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Johann Sebastian Bach

Johann Sebastian Bach was one of the greatest composers in Western musical history. More than 1,000 of his compositions survive. Some examples are the Art of Fugue, Brandenburg Concerti, the Goldberg Variations for Harpsichord, the Mass in B-Minor, the motets, the Easter and Christmas oratorios, Toccata in F Major, French Suite No 5, Fugue in G Major, Fugue in G Minor (“The Great”), St. Matthew Passion, and Jesu Der Du Meine Seele. He came from a family of musicians. There were over 53 musicians in his family over a period of 300 years.

Johann Sebastian Bach was born in Eisenach, Germany on March 21, 1685. His father, Johann Ambrosius Bach, was a talented violinist, and taught his son the basic skills for string playing; another relation, the organist at Eisenach’s most important church, instructed the young boy on the organ. In 1695 his parents died and he was only 10 years old. He went to go stay with his older brother, Johann Christoph, who was a professional organist at Ohrdruf. Johann Christoph was a professional organist, and continued his younger brother’s education on that instrument, as well as on the harpsichord.

After several years in this arrangement, Johann Sebastian won a scholarship to study in Luneberg, Northern Germany, and so left his brother’s tutelage. A master of several instruments while still in his teens, Johann Sebastian first found employment at the age of 18 as a “lackey and violinist” in a court orchestra in Weimar; soon after, he took the job of organist at a church in Arnstadt. Here, as in later posts, his perfectionist tendencies and high expectations of other musicians – for example, the church choir – rubbed his colleagues the wrong way, and he was embroiled in a number of hot disputes during his short tenure.

In 1707, at the age of 22, Bach became fed up with the lousy musical standards of Arnstadt (and the working conditions) and moved on to another organist job, this time at the St. Blasius Church in Muhlhausen. The same year, he married his cousin Maria Barbara Bach. Again caught up in a running conflict between factions of his church, Bach fled to Weimar after one year in Muhlhausen. In Weimar, he assumed the post of organist and concertmaster in the ducal chapel.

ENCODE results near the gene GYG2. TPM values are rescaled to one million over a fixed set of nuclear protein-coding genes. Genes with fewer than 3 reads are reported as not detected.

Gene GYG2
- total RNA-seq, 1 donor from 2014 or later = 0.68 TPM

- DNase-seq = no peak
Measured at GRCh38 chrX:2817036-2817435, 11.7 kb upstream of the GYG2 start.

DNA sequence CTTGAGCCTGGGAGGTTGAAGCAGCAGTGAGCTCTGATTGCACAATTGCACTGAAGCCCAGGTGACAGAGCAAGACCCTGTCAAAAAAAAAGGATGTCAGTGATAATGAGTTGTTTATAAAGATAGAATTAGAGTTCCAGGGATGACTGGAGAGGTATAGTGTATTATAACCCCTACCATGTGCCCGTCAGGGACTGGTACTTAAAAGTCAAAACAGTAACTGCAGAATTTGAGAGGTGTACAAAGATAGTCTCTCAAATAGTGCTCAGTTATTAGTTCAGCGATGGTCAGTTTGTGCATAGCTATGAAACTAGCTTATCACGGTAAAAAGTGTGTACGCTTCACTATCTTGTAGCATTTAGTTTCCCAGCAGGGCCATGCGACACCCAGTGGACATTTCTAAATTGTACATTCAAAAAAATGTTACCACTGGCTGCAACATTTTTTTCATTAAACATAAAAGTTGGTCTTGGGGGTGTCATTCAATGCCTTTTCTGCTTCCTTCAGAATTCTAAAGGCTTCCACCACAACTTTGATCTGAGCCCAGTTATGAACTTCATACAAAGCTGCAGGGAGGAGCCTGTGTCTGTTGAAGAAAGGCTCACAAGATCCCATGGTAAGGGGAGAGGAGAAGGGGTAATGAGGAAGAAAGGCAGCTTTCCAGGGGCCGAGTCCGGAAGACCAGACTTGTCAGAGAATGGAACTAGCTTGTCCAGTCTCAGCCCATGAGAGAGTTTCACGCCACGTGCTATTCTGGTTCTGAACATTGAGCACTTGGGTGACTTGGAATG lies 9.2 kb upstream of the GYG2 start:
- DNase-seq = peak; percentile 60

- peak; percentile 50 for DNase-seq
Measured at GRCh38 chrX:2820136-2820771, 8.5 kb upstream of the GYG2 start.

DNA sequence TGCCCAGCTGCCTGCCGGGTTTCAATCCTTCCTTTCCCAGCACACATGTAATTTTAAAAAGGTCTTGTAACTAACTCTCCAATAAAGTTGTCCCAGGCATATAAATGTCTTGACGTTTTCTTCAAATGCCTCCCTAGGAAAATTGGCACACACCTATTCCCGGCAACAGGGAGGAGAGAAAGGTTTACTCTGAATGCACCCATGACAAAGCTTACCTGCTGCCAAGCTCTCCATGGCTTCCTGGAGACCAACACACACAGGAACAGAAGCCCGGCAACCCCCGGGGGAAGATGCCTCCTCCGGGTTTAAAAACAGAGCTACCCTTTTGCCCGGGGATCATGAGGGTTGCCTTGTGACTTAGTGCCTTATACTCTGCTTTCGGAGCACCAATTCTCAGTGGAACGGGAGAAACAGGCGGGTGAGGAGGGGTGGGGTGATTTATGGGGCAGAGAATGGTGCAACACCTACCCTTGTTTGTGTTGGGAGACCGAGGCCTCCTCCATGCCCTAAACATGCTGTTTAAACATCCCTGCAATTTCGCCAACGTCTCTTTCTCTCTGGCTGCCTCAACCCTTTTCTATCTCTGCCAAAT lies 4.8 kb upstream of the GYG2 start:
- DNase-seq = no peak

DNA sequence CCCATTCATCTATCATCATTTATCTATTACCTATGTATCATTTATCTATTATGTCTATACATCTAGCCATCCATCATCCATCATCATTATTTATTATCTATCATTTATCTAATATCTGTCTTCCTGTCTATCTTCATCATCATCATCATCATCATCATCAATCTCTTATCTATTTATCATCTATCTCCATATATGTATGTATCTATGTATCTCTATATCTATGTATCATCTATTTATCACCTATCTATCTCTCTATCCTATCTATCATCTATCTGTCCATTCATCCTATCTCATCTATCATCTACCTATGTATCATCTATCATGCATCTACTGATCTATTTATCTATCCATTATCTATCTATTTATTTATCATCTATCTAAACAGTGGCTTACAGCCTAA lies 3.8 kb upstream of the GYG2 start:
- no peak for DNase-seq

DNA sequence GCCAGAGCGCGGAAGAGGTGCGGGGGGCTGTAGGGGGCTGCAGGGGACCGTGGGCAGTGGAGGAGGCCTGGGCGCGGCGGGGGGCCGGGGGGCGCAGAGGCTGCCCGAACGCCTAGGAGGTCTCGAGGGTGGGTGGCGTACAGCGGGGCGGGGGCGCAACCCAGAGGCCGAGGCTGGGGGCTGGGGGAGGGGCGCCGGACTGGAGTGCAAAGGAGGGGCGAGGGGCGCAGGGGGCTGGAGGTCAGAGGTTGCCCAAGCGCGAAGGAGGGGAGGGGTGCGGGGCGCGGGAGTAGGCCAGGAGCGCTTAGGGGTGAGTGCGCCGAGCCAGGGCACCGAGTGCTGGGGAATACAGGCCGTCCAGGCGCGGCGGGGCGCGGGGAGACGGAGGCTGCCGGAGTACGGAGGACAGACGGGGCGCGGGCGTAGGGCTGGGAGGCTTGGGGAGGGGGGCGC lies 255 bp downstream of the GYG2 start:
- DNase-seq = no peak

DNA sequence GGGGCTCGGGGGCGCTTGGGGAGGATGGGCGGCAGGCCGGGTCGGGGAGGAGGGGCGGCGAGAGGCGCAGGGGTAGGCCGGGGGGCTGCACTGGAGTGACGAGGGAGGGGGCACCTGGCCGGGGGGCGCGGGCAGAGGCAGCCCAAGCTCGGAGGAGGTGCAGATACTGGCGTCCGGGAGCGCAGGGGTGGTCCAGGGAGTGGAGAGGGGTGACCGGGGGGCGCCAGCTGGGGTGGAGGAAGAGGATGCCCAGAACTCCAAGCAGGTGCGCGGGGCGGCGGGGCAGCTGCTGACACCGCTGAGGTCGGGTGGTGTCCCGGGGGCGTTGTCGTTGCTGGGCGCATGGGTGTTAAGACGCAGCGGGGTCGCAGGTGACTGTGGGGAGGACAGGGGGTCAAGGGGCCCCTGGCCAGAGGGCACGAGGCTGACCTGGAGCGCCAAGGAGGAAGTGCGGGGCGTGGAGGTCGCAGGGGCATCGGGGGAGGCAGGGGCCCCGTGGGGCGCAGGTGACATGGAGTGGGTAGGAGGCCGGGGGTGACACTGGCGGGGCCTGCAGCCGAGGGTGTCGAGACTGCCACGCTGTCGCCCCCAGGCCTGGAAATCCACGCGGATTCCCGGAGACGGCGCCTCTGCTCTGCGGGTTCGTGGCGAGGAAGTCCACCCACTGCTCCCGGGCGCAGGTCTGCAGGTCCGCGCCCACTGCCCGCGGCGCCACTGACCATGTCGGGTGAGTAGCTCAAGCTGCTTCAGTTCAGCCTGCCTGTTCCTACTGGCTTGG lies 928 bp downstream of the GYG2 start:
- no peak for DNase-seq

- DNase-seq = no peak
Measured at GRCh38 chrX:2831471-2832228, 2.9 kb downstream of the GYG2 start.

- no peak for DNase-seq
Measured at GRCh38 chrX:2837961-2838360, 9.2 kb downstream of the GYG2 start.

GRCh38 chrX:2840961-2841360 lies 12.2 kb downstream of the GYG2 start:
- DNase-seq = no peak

He remained in Weimar for nine years, and there he composed his first wave of major works, including organ showpieces and cantatas. By this stage in his life, Bach had developed a reputation as a brilliant, if somewhat inflexible, musical alent. His proficiency on the organ was unequaled in Europe – in fact, he toured regularly as a solo virtuoso – and his growing mastery of compositional forms, like the fugue and the canon, was already attracting interest from the musical establishment – which, in his day, was the Lutheran church.

But, like many individuals of uncommon talent, he was never very good at playing the political game, and therefore suffered periodic setbacks in his career. He was passed over for a major position – which was Kapellmeister (Chorus Master) of Weimar – in 1716; partly in reaction to this snub, he left Weimar the following ear to take a job as court conductor in Anhalt-Cothen. There, he slowed his output of church cantatas, and instead concentrated on instrumental music – the Cothen period produced, among other masterpieces, the Brandenburg Concerti.

While at Cothen, Bach’s wife, Maria Barbara, died. Bach remarried soon after – to Anna Magdalena – and forged ahead with his work. He also forged ahead in the child-rearing department, producing 13 children with his new wife – six of whom survived childhood – to add to the four children he had raised with Maria Barbara. Several of these children would become fine composers in their own ight – particularly three sons: Wilhelm Friedmann, Carl Philipp Emanuel and Johann Christian.

After conducting and composing for the court orchestra at Cothen for seven years, Bach was offered the highly prestigious post of cantor (music director) of St. Thomas’ Church in Leipzig – after it had been turned down by two other composers. The job was a demanding one; he had to compose cantatas for the St. Thomas and St. Nicholas churches, conduct the choirs, oversee the musical activities of numerous municipal churches, and teach Latin in the St. Thomas choir school. Accordingly, he had to get along with the Leipzig church authorities, which proved rocky going.

But he persisted, polishing the musical component of church services in Leipzig and continuing to write music of various kinds with a level of craft and emotional profundity that was his alone. Bach remained at his post in Leipzig until his death in 1750. He was creatively active until the very end, even after cataract problems virtually blinded him in 1740. His last musical composition, a chorale prelude entitled “Before They Throne, My God, I Stand”, was dictated to his son-in-law only days before his death.